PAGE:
The Australian Department of Education, Employment and Workplace Relations (DEEWR) and the Department of Innovation, Industry, Science and Research (DIISR) are administering a number of ANDS , ARCS  and NeAT (National eResearch Architecture Taskforce) 
projects funded through the Platforms for Collaboration  component of the National Collaborative Research Infrastructure Strategy (NCRIS) and more recently through the Education Investment Fund (EIF) . A range of e-Research services are being developed and promoted through these programs. Examples of such services include data registration and identification services, authentication services (AAF)  – as well as general collaborative services such as the EVO videoconferencing service, and shared content management and messaging services such as Sakai, Drupal, Plone and Jabber .
In parallel with these investments, it has become evident that users in the higher education and academic sectors in Australia are choosing to use main stream Web 2.0 technologies in their daily work activities. However there is limited knowledge about who is using which Web 2.0 technologies and for what purposes. Moreover there is little information about why specific tools and services are chosen when institutional or nationally-funded services are available. ...
Although the UK leads Australia in the development of collaborative eResearch services, the results of the survey indicate that the adoption of Web 2.0 technologies in the higher education sector in Australia is not significantly dissimilar to the situation in the UK. Users prefer to use Web-based services that are already adopted by the wider community and that are free, robust, simple to sign on to, and easy to install and use. Examples include: FaceBook, YouTube, Skype and Twitter. Although the most active use of Web 2.0 has been by early adopters (people who are not afraid to try out new tools, experiment with them and promote them to colleagues and peers), this situation is changing as more Web 2.0 technologies are becoming broadly adopted by mainstream users. Because Australia has not had the same level of investment in cyberinfrastructure and lags behind the UK in the development of services, it has been able to take advantage of services developed in the UK and USA (e.g., RoMEO, Shibboleth) – as well as the recent explosion of free, open source Web 2.0 technologies. In some ways, this delayed investment has been an advantage because there is not an established pool of services that is being superseded by commercial and open source Web 2.0 technologies.
The survey has also shown that not all Web 2.0 tools and services are used to the same extent. The most popular services are the current market leaders: Facebook, YouTube, Wikis, Blogs and Twitter. As in the UK, the primary factors governing choice of service are: cost, ease of use/interface design, wide-spread adoption. The important factors in continuing use are reliability, efficacy and how much it is used by the user’s peer group.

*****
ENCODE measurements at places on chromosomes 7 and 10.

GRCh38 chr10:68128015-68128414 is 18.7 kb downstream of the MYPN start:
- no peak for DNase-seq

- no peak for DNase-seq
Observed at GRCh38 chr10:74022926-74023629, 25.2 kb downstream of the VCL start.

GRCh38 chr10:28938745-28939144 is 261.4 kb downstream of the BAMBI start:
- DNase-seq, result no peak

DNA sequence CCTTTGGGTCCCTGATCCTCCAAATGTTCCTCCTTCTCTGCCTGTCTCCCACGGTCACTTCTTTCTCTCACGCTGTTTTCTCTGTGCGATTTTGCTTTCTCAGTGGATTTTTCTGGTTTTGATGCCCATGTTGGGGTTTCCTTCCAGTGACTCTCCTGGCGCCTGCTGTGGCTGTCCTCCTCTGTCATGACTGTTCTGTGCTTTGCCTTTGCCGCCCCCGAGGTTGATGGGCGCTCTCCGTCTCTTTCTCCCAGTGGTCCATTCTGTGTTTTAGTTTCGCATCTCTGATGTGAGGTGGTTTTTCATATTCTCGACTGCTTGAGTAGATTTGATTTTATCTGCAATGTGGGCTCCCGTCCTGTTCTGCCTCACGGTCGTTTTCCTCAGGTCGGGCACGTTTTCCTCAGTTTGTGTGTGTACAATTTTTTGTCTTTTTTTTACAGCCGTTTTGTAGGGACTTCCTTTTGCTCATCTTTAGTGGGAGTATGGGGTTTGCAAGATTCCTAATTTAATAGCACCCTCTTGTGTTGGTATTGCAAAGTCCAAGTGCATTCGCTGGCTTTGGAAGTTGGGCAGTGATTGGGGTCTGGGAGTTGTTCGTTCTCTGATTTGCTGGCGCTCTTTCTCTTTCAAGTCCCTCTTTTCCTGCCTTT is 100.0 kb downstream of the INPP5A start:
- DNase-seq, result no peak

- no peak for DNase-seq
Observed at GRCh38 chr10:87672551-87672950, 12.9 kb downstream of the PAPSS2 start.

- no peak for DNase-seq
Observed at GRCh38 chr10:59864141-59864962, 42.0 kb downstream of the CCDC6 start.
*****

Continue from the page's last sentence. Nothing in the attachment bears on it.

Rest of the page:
The fallout has been that users don’t choose to use technologies that have specifically been developed by and for the eResearch community (e.g., Sakai, EVO) – unless they have been mandated by their research/peer group or institutional IT service providers or if there is nothing else available through the Web. The SWORD APP Profile  and RoMEO  are examples of such services not available elsewhere. Generally the perception is that services developed by and for the higher education and research sectors are less robust, problematic, difficult to use, poorly documented and not widely interoperable.
The lack of support in universities for freely available Web 2.0 technologies has led to tension between users, IT support and central management. University IT departments are often seen as “controlling” and obstructive. Users want to be able to download, install and use software services such as Skype onto their desktop computers or laptops – but often they do not have administrative rights to do so. There also exists a level of tension between mandated technologies (e.g., EVO) and widely adopted mainstream technologies (Skype) that both serve essentially the same purpose, but have different levels of support and security implications.
Many Australian institutions and faculty IT support are struggling to maintain both the security of content and services whilst also maintaining the flexibility required to support changing users’ needs. Slowly universities in Australia are beginning to adopt and support Web 2.0 services through their libraries and IT service departments. This is expected to grow over time in response to user demand. Universities also realize that although many staff and students are familiar with using Web 2.0 services, there may also be a need to provide training and support in these new technologies to more mature staff members or those staff and students from less technical disciplines. ...
From: "A Landscape Study of Shared Infrastructure Services in the Australian Academic Sector", Jane Hunter, Director of the eResearch Lab, The University of Queensland, for the Joint Information Systems Committee (JISC) of the UK Higher and Further Education Funding Councils, December 2009
Friday, January 15, 2010
Report on Web 2.0 in Australian Universities
The UK's Higher Education Joint Information Systems Committee (JISC) has released a report on Australian universities use of computer networking: "A Landscape Study of Shared Infrastructure Services in the Australian Academic Sector". This concludes that Australia lags the UK a little in the use of Web 2.0, but this may be advantage as new commercial tools can be used in place of early academic bespoke ones.
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